Of particular interest is the determination, particularly quantitative determination, of functional virus particles in a physiological medium or cells from a mammalian host. For this purpose, a host cell is selected which is susceptible to infection by the virus. As an illustration, to screen for HIV, cells such as Jurkat and Molt-4 human T-cells, H9 human T-cell line, CD4+ cells, macrophages, and endothelial cells, either wild type or transformed, may be employed. (As another example, for hepatitis virus, hepatic cells may be employed.) The expression construct is introduced into these cells with the LTR (long terminal repeat) of HIV, thus creating a target "test" cell line. It is known that the tat (trans activating transcription) gene product greatly enhances, by a factor of 102 or greater, the expression of the viral genes. By co-culturing the host cell containing the expression construct with the physiological fluid to be screened for the presence of viral particles or with potentially infected cells to determine whether the cells are infected with infectious viral particles, the host target cells become infected with the infectious agent. Thus, one can then co-cultivate the host cells with either the serum or dispersed isolated cells from the individual being screened. Co-cultivation can be carried out by any convenient means. See for example, Sarres et al., EMBO J. (1986) 5:3133-3142: Keller et al., Nature (1985) 318:149-154.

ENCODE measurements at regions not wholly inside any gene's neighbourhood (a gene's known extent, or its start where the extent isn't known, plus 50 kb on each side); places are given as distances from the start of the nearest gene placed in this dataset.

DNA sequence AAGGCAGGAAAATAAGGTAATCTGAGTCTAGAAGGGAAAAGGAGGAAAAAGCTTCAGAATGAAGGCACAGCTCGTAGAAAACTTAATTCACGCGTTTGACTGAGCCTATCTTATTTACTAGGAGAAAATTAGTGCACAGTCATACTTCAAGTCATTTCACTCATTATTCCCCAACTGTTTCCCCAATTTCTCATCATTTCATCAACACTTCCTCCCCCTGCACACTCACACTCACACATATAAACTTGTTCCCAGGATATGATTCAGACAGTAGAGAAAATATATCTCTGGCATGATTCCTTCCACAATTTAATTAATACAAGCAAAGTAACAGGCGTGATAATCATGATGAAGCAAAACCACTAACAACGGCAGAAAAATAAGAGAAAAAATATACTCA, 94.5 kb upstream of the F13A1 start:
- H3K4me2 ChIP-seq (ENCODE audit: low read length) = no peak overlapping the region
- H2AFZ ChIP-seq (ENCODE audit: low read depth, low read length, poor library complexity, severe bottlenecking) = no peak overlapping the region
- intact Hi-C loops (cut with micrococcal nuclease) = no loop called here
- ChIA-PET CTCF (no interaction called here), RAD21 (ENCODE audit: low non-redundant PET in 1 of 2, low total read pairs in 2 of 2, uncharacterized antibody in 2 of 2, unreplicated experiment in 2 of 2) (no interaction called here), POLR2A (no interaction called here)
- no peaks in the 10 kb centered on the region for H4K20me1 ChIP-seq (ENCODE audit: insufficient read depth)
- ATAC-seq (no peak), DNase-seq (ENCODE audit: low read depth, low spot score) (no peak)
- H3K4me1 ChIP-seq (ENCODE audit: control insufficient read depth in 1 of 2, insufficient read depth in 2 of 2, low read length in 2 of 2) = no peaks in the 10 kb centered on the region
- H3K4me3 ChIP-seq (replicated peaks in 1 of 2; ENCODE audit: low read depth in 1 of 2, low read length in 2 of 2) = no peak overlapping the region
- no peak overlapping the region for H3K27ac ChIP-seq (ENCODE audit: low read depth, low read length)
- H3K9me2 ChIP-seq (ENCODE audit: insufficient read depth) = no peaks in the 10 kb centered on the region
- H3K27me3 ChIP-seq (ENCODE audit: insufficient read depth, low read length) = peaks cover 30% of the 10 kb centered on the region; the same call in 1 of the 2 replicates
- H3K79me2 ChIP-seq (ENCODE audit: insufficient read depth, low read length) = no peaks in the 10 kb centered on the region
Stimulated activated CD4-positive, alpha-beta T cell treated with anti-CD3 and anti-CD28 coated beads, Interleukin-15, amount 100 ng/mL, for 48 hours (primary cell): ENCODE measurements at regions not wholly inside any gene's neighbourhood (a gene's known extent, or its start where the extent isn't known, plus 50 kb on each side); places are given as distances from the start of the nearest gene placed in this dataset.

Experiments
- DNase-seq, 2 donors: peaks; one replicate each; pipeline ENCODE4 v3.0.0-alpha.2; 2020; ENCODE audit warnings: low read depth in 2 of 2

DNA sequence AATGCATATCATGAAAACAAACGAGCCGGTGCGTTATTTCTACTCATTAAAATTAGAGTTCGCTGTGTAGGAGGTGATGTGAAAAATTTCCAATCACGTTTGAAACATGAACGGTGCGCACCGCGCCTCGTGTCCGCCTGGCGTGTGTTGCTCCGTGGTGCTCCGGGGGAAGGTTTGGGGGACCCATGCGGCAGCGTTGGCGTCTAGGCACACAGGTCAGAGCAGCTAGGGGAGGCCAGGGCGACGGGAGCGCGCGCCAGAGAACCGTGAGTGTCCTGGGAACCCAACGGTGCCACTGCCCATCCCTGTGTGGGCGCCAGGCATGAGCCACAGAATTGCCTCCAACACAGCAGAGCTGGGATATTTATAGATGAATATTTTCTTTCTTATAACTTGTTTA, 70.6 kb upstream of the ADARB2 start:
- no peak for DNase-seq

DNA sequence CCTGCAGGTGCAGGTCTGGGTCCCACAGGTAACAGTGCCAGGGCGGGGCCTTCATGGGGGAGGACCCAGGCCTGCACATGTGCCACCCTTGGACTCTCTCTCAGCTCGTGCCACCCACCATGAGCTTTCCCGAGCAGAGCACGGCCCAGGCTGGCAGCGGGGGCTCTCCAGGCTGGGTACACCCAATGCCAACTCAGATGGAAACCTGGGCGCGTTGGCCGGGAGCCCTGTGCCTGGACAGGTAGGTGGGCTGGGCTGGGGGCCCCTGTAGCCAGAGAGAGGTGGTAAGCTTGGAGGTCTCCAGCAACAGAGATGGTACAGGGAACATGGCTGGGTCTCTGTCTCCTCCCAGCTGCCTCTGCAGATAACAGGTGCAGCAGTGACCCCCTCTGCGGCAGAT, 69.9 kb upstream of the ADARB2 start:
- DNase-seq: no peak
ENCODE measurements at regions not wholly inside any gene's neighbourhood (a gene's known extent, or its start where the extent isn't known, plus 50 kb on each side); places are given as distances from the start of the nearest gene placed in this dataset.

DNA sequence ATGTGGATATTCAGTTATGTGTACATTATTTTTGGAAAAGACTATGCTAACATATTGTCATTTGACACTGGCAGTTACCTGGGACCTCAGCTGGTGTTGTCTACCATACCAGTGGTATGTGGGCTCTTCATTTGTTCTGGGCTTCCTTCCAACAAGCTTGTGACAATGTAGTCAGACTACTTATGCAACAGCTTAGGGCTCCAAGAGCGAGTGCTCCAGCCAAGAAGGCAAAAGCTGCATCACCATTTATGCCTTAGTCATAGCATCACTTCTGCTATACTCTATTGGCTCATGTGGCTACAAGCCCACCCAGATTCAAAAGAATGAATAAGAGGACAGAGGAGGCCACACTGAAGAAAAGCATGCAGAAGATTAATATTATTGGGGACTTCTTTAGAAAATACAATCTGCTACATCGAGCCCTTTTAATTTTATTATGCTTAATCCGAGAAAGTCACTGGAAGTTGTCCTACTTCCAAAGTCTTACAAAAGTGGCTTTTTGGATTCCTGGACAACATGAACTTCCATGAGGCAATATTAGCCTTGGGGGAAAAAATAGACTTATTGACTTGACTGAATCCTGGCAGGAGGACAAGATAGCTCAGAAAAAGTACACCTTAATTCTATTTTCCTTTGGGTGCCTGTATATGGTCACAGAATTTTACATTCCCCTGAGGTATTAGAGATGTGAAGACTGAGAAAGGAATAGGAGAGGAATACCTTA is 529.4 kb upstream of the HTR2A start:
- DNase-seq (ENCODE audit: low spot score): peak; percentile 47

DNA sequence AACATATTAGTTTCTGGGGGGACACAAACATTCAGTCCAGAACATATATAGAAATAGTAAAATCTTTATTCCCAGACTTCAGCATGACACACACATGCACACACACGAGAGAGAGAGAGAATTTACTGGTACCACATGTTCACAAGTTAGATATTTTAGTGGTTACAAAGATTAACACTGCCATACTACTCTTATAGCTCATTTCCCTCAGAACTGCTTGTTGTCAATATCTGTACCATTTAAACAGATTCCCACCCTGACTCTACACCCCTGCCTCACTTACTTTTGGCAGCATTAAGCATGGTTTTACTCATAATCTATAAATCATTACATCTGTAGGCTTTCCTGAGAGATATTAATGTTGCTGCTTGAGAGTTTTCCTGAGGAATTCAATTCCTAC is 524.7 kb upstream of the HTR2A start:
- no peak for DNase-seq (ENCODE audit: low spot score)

In order to quantitatively assay for the enzyme activity in the host cells, the substrate should be transferred into the cell in an amount in substantial excess of the amount of enzyme, as well as substantially greater than Km, preferably at least about two-fold greater than Km. The significant factor is that based on the enzyme activity, one can obtain a rate which is substantially linear, that is, the observed rate is at enzyme saturation. With β-galactosidase, this can be readily achieved with fluorescein derivatives, particularly fluorescein di-betagalactosidase, more particularly anionic substituted fluoresceins, such as carboxyfluorescein, phosphonylfluorescein, sulfonylfluorescein, etc. Other fluorogenic substrates include fluorescein diacetate, 4-methylumbelliferyl acetate or β-galactoside, fluorescent nucleotides, for example trinitrophenyladenosine-5'-triphosphate.
The fluorogenic compounds may be introduced into the cells employing first conditions, namely a hypotonic solution at a temperature in the range of about 25° to 40° C., preferably about 37° C. By employing a low osmolality medium, usually at least about 25% lower than isotonic and usually not more than about 10-fold lower than isotonic, for a short time, generally from about 10 sec to 5 min, the cells swell and the fluid entering the cells carries with it small molecules such as fluorogenic substrates. Thus, a relatively high concentration of substrate within the cells can be achieved in this manner. Usually the concentration of substrate in the external medium will be at least about 100 μM to 2 mM, limited by such considerations as the solubility of the substrate. Various other techniques may be employed as first conditions to provide for the osmotic shock of the cells, for example an initial treatment with glycerol followed by substrate containing medium. Frost and Williams, Virology (1978) 91:39-50.